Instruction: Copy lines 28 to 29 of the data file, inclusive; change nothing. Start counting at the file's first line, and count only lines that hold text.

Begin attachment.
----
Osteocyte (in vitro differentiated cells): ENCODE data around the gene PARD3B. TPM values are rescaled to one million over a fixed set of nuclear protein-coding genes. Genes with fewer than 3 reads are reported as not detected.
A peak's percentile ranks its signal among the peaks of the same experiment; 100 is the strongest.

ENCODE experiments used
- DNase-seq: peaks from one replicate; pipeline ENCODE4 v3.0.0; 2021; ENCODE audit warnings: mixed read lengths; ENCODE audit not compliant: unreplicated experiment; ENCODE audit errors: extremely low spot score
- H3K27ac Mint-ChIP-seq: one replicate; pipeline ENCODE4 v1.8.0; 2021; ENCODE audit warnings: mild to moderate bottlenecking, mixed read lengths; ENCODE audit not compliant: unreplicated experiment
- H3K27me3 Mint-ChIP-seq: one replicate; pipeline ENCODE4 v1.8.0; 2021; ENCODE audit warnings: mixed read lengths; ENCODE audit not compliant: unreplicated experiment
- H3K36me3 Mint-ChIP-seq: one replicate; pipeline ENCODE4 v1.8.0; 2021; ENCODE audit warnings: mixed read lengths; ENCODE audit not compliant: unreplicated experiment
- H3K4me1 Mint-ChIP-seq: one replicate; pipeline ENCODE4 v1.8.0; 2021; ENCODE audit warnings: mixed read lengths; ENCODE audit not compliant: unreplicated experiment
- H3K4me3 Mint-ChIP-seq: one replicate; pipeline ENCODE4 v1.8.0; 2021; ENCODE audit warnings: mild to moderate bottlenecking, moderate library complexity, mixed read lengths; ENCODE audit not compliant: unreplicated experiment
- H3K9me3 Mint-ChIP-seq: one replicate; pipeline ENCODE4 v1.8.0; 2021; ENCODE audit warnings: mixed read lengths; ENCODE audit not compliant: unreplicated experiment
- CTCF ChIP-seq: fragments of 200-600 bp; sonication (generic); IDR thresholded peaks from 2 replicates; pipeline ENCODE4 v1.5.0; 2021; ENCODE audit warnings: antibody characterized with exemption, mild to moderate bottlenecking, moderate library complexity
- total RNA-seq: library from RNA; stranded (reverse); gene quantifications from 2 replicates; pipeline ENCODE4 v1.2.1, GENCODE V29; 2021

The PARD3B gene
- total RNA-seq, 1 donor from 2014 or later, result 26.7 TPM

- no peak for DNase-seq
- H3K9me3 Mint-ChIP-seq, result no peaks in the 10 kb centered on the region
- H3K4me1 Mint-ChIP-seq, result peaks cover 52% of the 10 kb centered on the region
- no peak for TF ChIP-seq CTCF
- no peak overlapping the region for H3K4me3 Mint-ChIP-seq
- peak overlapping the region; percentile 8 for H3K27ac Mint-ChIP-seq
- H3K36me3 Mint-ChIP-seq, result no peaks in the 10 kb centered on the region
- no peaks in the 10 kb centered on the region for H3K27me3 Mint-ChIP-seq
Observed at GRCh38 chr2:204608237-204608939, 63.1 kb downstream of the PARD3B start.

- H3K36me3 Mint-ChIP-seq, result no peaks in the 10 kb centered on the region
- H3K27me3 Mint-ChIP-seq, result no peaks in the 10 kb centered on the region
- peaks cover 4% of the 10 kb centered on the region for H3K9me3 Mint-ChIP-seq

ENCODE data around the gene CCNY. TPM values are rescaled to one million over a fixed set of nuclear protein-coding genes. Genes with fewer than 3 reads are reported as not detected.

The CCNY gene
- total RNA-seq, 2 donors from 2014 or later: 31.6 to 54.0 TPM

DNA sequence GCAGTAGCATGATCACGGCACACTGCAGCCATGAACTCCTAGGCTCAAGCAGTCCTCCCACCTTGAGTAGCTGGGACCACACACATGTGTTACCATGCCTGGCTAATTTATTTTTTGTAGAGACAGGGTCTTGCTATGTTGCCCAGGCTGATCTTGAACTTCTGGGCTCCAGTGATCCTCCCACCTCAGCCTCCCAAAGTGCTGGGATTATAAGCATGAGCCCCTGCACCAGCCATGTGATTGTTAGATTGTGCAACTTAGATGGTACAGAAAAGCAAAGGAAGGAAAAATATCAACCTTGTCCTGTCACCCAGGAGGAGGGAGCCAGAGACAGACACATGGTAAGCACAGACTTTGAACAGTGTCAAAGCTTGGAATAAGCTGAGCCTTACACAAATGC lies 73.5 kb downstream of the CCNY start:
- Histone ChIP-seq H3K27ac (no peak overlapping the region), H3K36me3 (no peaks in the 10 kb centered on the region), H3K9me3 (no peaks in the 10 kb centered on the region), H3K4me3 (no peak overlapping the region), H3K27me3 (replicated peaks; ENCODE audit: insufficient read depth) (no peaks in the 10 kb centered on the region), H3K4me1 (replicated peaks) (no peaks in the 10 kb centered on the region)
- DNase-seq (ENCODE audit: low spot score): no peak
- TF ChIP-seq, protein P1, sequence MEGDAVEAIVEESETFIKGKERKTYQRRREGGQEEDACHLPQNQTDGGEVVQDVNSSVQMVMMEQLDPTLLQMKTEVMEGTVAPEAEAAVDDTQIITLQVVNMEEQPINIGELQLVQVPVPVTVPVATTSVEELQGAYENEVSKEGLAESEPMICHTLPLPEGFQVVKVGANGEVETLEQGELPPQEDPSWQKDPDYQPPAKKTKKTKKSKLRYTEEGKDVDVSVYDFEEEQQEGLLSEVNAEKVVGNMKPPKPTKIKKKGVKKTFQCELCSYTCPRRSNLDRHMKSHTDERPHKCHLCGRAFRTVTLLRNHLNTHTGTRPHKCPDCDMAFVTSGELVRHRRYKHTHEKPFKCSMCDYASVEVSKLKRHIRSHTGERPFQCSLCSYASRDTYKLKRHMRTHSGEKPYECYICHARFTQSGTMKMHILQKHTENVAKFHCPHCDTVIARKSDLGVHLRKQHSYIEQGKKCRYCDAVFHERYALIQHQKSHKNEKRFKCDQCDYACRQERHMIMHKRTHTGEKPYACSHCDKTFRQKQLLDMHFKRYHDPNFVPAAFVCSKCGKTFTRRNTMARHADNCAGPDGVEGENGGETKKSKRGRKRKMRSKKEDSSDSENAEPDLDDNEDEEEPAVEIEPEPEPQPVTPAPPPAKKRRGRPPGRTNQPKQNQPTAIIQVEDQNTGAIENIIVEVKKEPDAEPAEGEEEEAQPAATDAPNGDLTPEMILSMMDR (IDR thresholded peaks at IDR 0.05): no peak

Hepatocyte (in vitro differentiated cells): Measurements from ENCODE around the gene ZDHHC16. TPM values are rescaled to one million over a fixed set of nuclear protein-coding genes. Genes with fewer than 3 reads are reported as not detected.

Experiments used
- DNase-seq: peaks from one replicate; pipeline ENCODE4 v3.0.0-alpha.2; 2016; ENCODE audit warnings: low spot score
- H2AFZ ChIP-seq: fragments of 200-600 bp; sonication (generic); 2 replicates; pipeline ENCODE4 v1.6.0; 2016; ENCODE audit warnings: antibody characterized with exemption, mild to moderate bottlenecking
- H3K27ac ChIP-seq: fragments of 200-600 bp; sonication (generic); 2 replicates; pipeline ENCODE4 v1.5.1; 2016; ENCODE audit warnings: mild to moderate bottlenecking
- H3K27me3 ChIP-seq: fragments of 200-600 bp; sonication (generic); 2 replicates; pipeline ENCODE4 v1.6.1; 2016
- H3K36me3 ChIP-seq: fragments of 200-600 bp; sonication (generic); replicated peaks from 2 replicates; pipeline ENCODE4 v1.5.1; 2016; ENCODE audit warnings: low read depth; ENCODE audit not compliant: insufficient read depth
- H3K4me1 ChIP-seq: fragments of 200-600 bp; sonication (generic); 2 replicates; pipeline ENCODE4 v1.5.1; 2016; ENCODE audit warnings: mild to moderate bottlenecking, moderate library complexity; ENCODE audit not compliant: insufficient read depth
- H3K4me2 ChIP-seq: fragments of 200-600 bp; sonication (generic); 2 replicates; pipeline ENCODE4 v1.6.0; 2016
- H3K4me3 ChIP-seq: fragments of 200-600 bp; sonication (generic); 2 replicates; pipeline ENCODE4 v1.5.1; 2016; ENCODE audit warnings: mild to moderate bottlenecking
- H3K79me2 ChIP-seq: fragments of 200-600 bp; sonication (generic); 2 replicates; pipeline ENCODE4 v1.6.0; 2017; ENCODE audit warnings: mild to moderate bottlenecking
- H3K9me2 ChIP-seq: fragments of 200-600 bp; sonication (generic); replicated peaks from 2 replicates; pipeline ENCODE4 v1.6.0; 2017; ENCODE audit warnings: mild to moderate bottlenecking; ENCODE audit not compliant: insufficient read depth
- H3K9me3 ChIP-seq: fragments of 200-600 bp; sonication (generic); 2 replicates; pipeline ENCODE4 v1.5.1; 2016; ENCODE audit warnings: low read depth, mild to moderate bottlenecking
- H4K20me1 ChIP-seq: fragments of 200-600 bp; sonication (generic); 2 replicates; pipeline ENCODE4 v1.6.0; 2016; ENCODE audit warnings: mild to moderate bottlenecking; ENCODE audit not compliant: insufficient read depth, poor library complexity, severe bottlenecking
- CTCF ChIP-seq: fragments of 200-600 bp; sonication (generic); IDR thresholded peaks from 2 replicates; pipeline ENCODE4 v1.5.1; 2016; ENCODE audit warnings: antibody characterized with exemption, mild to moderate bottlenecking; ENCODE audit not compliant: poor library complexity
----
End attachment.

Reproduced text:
The CCNY gene
- total RNA-seq, 2 donors from 2014 or later: 31.6 to 54.0 TPM